Thus his Theatre career sparked into life with a 2006 tour of Ireland in ‘Wuthering Heights’ and a summer sojourn in Los Angeles with Tim Robbins’ Actors Gang, appearing in ‘Love’s Labour Lost’ and ‘Beasts of Burden’. Soon after his return, he performed at the 2006 Liberty Days Festival in Saintfield, Co. Down in Vivien Hewitt’s 1798 rebellion inspired ‘Who Dares to Speak’.

From 2007/10 he had mixed fortunes on stage and screen with minor television roles and a potential career changing cameo as fictional IRA prisoner Gerry Campbell in writer/director Steve McQueen’s multi award winning biopic ‘Hunger’ 2008, starring Michael Fassbender as iconic republican hunger striker Bobby Sands. At Dublin’s Tivoli Theatre in 2010 he was cast as solicitor Jonathan Harker in Michael Scott’s ‘Dracula the Show’, but falling audience figures brought a premature closing of the production and further disappointment with resulting legal proceedings.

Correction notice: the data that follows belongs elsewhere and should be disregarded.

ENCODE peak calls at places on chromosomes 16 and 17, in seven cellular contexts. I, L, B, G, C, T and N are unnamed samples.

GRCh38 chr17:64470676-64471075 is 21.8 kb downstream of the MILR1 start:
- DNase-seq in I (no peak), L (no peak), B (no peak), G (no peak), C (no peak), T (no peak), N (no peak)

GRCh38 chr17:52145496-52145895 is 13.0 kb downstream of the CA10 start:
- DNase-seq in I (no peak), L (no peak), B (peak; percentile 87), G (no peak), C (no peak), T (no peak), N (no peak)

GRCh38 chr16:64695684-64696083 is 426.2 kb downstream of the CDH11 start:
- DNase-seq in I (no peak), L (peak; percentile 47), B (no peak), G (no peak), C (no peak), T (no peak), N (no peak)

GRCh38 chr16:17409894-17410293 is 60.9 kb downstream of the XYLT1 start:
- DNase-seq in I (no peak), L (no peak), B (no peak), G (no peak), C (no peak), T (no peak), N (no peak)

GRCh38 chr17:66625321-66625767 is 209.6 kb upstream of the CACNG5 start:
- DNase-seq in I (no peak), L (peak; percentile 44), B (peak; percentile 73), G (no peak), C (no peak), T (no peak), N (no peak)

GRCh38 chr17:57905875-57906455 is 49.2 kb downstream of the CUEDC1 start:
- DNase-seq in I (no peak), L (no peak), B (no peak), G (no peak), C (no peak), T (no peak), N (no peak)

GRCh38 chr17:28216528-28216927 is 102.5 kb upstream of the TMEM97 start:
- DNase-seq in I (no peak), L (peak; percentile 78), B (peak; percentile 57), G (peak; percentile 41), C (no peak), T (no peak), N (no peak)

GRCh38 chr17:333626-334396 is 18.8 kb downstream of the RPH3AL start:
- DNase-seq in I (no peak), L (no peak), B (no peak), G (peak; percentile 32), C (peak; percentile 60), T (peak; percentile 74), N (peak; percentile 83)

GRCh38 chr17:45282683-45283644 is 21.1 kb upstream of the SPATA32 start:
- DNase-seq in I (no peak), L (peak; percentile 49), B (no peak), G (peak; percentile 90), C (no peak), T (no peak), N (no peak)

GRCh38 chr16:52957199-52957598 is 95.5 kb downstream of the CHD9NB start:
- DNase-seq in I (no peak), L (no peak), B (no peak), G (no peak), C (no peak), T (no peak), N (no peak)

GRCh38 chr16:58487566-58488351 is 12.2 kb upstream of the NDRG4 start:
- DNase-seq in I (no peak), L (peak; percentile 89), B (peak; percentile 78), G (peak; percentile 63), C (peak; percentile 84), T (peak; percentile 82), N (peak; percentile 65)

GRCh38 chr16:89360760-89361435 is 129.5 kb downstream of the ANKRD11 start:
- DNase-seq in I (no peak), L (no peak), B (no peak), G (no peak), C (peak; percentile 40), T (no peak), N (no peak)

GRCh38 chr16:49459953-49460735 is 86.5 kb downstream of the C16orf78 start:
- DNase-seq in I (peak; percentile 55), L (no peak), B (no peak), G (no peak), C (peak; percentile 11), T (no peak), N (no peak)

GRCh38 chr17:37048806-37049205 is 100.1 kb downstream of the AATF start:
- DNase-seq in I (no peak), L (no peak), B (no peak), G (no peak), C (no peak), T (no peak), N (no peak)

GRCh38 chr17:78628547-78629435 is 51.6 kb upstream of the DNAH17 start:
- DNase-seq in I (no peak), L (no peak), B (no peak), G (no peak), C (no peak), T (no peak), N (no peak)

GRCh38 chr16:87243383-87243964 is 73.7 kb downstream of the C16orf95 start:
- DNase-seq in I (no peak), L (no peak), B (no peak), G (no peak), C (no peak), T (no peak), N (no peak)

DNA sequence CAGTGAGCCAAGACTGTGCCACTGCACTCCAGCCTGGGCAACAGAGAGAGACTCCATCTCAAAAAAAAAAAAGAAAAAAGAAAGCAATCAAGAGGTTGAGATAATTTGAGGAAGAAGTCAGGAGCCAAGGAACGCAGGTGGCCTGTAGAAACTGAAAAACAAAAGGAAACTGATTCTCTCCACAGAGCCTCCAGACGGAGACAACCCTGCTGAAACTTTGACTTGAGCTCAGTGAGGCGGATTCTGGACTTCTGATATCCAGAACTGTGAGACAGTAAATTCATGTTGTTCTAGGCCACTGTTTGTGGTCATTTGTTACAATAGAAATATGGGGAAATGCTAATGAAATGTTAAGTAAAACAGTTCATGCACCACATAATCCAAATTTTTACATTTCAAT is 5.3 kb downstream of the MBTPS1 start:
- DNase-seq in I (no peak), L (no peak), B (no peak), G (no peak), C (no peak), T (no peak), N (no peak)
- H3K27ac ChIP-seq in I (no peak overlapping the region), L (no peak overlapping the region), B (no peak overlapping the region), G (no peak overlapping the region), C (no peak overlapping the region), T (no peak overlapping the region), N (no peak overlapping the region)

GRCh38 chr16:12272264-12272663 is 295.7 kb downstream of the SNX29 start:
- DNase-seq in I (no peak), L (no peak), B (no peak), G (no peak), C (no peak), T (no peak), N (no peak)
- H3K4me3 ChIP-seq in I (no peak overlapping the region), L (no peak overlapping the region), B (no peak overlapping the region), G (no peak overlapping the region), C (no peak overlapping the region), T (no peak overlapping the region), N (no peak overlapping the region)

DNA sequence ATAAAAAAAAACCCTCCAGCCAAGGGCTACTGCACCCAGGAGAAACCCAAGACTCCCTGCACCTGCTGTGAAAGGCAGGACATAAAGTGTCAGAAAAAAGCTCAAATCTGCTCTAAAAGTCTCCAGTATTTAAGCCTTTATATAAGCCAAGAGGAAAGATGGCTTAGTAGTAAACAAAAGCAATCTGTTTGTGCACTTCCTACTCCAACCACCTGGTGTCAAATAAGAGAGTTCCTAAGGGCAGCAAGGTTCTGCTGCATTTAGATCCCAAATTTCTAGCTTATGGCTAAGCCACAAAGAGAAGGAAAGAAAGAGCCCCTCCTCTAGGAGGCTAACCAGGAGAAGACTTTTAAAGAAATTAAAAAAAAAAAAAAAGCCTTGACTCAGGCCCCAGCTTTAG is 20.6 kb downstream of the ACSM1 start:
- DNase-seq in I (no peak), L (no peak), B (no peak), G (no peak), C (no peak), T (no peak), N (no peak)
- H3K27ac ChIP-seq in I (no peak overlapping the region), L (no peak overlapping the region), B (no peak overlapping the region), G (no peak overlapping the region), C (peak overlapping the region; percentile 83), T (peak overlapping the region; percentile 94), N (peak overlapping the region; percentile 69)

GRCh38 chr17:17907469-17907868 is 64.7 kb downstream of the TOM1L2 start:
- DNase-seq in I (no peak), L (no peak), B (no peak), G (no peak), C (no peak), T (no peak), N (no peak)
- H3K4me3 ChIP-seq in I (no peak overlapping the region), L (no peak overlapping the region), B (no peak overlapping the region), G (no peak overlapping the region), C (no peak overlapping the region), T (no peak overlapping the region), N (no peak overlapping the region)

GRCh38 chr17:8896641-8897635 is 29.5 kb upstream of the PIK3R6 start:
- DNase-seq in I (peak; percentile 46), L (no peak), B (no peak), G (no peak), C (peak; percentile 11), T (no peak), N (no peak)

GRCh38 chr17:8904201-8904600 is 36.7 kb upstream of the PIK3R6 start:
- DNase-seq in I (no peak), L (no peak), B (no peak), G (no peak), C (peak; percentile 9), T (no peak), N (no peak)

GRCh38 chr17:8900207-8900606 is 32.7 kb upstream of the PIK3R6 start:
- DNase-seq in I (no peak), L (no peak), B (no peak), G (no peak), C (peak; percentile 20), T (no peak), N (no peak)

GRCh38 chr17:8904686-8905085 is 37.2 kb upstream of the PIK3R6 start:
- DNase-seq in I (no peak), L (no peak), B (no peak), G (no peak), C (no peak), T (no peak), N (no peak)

Film and television work picked up after a brief stutter, with a clutch of decent roles, beginning with his Belfast shipyard worker, Arthur McAllister in the De Angelis Group’s mega budget mini-series ‘Titanic: Blood and Steel’ in 2012 and a starring credit a year later as Fionn O’Brien in the irish produced romantic comedy ‘The O’Briens’. In between he found time for a short theatre tour, in a revival of Frank McGuinness’ Bloody Sunday elegy ‘Carthaginians’, directed by Adrian Dunbar, which opened at the Millennium Forum, Derry in February 2012.